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An Impaired Driving Simulator, the newest exhibit at The Anatomy Academy at the Weller Center, will be unveiled Monday, May 15, at 3 p.m. at the Weller Center, 325 Northampton Street, Easton.

Housed in a bright red Porsche automobile, the exhibit was created by Lafayette College’s Technology Clinic, an upper-level course in which students from different majors partner for a year to apply what they’ve learned to solve real-life problems. Students have titled the simulator exhibit “Grasp Reality and Make a Difference” and hope to encourage participants to grasp people’s keys before they drink and drive.

Led by Lafayette facilitators Dan Bauer, professor of anthropology and sociology, and William Best, engineering instructor, the students of the Technology Clinic developed the simulator to address the growing national crisis of drinking and driving.

“Today, most drivers are aware of the dangers of drunk driving, but when people are intoxicated, they’re often unable to accurately assess their capabilities to drive,” Bauer says. “Furthermore, drunk drivers don’t accurately remember the driving experience and alcohol affects their ability to feel fear – so they don’t learn from the experience. The simulator gives people the opportunity to actually experience what it might be like to have a drunk driving encounter, yet not put their lives at risk in the process.”

Using two computer screens, the exhibit will allow two people to sit inside the car and experience the simulator at the same time.

Melissa Lee, Weller Center CEO, said the Impaired Driving Simulator will be a valuable tool in demonstrating the dangers of drunk driving.

“Lafayette students have wisely recognized that the friends of the driver can be most influential in the driver’s choice to drink and drive or not—that’s what makes this simulator unique—it offers a realistic drunk driving experience from the passenger’s and the driver’s point of view,” she added.

The simulator took two years to complete and two different Technology Clinic teams participated in its design and development.Last year’s team faced the challenge of conceptualizing and building the prototype simulator. That team consisted of 1999 graduate Mark Sandford, an English major from Smithtown, N.Y., and three current seniors, Anindya (Andy) Gupta, a computer science major from Pune, India; Ryan Miller, a computer science major from East Stroudsburg, Pa.; and Vanessa Vanderberg, a behavioral neuroscience major from Vienna, Austria.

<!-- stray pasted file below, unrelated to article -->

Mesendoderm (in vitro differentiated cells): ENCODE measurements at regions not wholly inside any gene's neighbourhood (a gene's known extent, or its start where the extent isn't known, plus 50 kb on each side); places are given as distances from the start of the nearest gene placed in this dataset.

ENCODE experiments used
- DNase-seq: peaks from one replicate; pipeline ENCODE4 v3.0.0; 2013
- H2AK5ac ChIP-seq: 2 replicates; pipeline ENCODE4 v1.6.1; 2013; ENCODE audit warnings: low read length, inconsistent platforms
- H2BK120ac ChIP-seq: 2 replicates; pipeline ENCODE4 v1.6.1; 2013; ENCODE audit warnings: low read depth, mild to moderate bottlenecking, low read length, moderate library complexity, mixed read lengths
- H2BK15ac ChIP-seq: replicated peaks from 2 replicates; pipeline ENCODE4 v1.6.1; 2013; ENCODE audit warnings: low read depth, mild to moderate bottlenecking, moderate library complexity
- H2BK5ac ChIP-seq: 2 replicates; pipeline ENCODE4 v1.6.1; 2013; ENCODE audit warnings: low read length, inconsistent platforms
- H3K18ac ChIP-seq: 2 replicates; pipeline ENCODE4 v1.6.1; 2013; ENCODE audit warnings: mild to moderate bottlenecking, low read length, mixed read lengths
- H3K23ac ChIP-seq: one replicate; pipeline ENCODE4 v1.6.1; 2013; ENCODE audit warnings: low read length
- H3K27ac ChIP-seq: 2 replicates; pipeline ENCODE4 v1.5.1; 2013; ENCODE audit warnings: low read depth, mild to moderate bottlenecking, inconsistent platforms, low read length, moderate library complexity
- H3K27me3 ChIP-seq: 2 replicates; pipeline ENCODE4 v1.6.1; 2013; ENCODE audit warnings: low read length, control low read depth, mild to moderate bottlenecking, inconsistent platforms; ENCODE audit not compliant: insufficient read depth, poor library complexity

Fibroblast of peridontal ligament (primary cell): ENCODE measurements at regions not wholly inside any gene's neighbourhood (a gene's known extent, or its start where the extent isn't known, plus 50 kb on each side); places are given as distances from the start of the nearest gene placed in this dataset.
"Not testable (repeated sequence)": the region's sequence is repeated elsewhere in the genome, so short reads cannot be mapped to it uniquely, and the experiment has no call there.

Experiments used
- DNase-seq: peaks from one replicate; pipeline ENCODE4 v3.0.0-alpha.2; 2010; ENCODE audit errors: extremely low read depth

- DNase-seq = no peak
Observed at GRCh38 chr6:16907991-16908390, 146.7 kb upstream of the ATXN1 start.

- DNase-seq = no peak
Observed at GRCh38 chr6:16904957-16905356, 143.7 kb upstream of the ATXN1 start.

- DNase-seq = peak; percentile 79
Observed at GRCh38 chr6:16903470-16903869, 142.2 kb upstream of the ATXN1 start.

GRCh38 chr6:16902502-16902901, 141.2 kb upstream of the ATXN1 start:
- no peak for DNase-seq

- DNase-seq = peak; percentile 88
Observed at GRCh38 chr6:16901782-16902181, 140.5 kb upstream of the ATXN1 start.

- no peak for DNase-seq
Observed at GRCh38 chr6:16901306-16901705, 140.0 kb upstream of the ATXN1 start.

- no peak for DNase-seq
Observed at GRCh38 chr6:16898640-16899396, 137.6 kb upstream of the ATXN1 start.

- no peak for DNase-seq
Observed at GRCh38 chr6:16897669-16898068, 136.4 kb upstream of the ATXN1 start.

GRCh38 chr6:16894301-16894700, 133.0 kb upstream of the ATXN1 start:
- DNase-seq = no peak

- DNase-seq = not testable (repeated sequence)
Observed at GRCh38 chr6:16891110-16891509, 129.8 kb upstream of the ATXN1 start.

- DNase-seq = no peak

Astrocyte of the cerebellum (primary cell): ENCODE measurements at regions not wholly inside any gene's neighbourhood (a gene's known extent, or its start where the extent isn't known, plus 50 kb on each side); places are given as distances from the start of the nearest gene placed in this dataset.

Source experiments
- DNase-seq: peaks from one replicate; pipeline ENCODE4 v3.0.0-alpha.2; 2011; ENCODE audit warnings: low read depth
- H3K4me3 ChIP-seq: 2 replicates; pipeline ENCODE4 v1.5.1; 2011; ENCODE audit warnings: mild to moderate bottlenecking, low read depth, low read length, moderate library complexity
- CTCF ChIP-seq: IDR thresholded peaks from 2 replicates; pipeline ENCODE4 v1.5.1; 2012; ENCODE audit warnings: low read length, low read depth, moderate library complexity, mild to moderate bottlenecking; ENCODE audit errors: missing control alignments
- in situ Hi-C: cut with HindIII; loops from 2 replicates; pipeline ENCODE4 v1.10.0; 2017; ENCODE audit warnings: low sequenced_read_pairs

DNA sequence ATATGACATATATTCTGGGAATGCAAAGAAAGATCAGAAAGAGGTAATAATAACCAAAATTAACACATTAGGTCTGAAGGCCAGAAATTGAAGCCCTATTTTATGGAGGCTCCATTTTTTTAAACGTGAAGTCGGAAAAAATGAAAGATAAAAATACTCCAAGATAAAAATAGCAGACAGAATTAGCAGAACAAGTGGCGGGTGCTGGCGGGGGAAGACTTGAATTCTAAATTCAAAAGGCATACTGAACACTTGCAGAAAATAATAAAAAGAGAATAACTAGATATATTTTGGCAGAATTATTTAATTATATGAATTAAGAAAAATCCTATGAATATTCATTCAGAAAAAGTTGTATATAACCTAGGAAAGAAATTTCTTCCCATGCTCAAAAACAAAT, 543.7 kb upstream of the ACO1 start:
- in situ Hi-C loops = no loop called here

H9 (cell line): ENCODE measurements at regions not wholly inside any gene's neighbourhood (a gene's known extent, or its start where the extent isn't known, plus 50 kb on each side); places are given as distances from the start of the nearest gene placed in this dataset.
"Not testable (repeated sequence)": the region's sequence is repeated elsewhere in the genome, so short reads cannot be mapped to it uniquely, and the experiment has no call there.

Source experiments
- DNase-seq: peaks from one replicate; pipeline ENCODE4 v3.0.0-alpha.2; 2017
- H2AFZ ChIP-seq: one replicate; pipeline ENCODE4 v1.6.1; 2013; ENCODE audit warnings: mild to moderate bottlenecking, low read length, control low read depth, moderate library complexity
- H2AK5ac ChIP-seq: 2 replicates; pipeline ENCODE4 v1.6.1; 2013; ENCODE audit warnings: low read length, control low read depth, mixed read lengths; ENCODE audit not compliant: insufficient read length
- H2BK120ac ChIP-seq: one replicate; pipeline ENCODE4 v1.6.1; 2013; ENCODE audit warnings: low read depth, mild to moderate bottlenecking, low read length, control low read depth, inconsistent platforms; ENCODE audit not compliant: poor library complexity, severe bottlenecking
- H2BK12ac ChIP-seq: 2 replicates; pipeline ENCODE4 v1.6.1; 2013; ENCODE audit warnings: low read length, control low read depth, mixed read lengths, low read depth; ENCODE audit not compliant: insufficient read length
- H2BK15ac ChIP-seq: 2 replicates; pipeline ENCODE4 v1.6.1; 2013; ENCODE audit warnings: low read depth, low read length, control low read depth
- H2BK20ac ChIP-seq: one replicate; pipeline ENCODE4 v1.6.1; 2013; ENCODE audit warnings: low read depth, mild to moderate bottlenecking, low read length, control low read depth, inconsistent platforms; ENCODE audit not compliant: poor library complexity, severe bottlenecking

This year’s team focused on bringing the prototype to a model that can be used by the public at The Anatomy Academy at the Weller Center. This team is made up of three seniors and two juniors. The seniors are Paul Maletsky, an A.B. engineering major from West Caldwell, N.J.; Jessica Morgan, an economics & business and anthropology & sociology double major from Watertown, Conn.; and Dana Morris, a psychology major from Cherry Hill, N.J. The juniors are Matthew Coble, a behavioral neuroscience major from Reedsville, Pa.; and Mousam Kayastha, a civil engineering and art double major from Katmandu, Nepal;

The idea for the simulator originated with John Updegrove, former chief of surgery for Easton Hospital and co-founder of the Weller Center.

“The Weller Center’s partnership with Lafayette College has been tremendously exciting—for us the ultimate excitement is that the simulator will become part of our permanent interactive health exhibits,” Lee said.

For 17 years, the Weller Center has offered educational programs in general health, family life, nutrition and drug abuse prevention for persons of all ages. Having served more than 800,000 children and adults, the Weller Center was the first such health-promotion, disease prevention education facility in Pennsylvania and is one of only 26 in the nation. The Weller Center opened The Anatomy Academy, its interactive children’s museum, following a move from its original location in Wilson Boro to downtown Easton in 1999. Today, it is the only health education center in the country offering educational programs as well as interactive exhibits.

Categorized in: Students